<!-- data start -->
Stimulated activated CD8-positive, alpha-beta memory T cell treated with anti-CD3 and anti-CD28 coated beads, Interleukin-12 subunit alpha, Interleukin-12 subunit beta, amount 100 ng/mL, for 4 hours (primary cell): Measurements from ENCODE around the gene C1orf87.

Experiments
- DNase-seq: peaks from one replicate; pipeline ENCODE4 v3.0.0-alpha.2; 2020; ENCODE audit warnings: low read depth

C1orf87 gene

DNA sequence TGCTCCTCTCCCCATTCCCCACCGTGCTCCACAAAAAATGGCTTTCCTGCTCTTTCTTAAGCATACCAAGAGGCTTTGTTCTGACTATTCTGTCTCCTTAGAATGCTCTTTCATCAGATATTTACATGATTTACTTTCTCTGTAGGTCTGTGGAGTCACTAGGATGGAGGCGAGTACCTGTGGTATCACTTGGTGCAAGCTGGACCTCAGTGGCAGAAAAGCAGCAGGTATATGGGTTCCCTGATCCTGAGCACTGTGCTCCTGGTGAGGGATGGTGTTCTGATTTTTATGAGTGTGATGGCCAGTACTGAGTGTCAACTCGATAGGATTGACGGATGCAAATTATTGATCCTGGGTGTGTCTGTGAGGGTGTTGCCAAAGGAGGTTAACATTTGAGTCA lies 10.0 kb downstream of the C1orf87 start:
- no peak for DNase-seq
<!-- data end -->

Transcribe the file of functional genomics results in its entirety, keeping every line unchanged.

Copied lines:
Stimulated activated CD8-positive, alpha-beta memory T cell treated with anti-CD3 and anti-CD28 coated beads, Interleukin-12 subunit alpha, Interleukin-12 subunit beta, amount 100 ng/mL, for 4 hours (primary cell): Measurements from ENCODE around the gene C1orf87.

Experiments
- DNase-seq: peaks from one replicate; pipeline ENCODE4 v3.0.0-alpha.2; 2020; ENCODE audit warnings: low read depth

C1orf87 gene

DNA sequence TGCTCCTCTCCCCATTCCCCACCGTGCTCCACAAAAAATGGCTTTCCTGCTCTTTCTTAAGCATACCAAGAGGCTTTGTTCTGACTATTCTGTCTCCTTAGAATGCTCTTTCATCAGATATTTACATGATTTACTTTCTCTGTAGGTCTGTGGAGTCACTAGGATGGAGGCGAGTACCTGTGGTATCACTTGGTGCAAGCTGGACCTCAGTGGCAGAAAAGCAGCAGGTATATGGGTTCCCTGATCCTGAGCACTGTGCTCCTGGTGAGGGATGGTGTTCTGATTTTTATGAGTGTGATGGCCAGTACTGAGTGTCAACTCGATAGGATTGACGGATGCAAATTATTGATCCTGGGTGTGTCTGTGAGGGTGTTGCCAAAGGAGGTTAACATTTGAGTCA lies 10.0 kb downstream of the C1orf87 start:
- no peak for DNase-seq